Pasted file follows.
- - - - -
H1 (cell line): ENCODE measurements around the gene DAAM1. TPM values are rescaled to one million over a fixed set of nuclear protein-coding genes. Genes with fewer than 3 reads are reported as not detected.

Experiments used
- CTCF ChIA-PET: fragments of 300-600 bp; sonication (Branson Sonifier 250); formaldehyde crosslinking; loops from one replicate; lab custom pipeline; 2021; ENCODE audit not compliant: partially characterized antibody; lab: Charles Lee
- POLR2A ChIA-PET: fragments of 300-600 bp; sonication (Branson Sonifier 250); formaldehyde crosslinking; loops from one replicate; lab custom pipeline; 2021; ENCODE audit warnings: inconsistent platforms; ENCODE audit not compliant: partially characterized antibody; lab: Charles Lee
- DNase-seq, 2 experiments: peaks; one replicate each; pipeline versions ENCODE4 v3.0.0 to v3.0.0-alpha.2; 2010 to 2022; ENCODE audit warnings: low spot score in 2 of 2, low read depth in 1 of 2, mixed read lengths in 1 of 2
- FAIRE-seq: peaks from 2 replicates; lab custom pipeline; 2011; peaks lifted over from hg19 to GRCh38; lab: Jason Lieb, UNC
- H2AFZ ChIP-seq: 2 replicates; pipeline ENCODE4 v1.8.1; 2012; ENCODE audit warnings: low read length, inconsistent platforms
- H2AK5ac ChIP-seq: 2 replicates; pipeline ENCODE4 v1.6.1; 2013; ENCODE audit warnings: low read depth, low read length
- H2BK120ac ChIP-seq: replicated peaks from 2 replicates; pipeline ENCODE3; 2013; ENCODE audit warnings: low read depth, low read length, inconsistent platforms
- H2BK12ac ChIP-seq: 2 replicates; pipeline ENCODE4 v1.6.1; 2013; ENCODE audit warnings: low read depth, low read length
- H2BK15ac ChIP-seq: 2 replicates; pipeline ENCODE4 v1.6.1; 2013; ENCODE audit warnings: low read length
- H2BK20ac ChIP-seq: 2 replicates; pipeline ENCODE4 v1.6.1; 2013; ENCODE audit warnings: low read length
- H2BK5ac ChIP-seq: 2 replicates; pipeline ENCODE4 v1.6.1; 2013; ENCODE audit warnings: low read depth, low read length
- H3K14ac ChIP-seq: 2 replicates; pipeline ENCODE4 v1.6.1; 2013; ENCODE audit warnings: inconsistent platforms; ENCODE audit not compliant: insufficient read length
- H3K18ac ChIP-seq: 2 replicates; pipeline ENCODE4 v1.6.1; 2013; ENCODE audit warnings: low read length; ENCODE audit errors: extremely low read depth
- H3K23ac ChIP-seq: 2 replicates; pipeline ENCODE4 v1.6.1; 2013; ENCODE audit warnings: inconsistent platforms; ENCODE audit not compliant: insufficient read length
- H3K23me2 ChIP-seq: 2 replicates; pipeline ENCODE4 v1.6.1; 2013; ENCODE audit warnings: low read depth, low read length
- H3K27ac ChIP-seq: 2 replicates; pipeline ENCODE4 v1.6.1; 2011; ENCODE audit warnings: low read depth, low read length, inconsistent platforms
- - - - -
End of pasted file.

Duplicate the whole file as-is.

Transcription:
H1 (cell line): ENCODE measurements around the gene DAAM1. TPM values are rescaled to one million over a fixed set of nuclear protein-coding genes. Genes with fewer than 3 reads are reported as not detected.

Experiments used
- CTCF ChIA-PET: fragments of 300-600 bp; sonication (Branson Sonifier 250); formaldehyde crosslinking; loops from one replicate; lab custom pipeline; 2021; ENCODE audit not compliant: partially characterized antibody; lab: Charles Lee
- POLR2A ChIA-PET: fragments of 300-600 bp; sonication (Branson Sonifier 250); formaldehyde crosslinking; loops from one replicate; lab custom pipeline; 2021; ENCODE audit warnings: inconsistent platforms; ENCODE audit not compliant: partially characterized antibody; lab: Charles Lee
- DNase-seq, 2 experiments: peaks; one replicate each; pipeline versions ENCODE4 v3.0.0 to v3.0.0-alpha.2; 2010 to 2022; ENCODE audit warnings: low spot score in 2 of 2, low read depth in 1 of 2, mixed read lengths in 1 of 2
- FAIRE-seq: peaks from 2 replicates; lab custom pipeline; 2011; peaks lifted over from hg19 to GRCh38; lab: Jason Lieb, UNC
- H2AFZ ChIP-seq: 2 replicates; pipeline ENCODE4 v1.8.1; 2012; ENCODE audit warnings: low read length, inconsistent platforms
- H2AK5ac ChIP-seq: 2 replicates; pipeline ENCODE4 v1.6.1; 2013; ENCODE audit warnings: low read depth, low read length
- H2BK120ac ChIP-seq: replicated peaks from 2 replicates; pipeline ENCODE3; 2013; ENCODE audit warnings: low read depth, low read length, inconsistent platforms
- H2BK12ac ChIP-seq: 2 replicates; pipeline ENCODE4 v1.6.1; 2013; ENCODE audit warnings: low read depth, low read length
- H2BK15ac ChIP-seq: 2 replicates; pipeline ENCODE4 v1.6.1; 2013; ENCODE audit warnings: low read length
- H2BK20ac ChIP-seq: 2 replicates; pipeline ENCODE4 v1.6.1; 2013; ENCODE audit warnings: low read length
- H2BK5ac ChIP-seq: 2 replicates; pipeline ENCODE4 v1.6.1; 2013; ENCODE audit warnings: low read depth, low read length
- H3K14ac ChIP-seq: 2 replicates; pipeline ENCODE4 v1.6.1; 2013; ENCODE audit warnings: inconsistent platforms; ENCODE audit not compliant: insufficient read length
- H3K18ac ChIP-seq: 2 replicates; pipeline ENCODE4 v1.6.1; 2013; ENCODE audit warnings: low read length; ENCODE audit errors: extremely low read depth
- H3K23ac ChIP-seq: 2 replicates; pipeline ENCODE4 v1.6.1; 2013; ENCODE audit warnings: inconsistent platforms; ENCODE audit not compliant: insufficient read length
- H3K23me2 ChIP-seq: 2 replicates; pipeline ENCODE4 v1.6.1; 2013; ENCODE audit warnings: low read depth, low read length
- H3K27ac ChIP-seq: 2 replicates; pipeline ENCODE4 v1.6.1; 2011; ENCODE audit warnings: low read depth, low read length, inconsistent platforms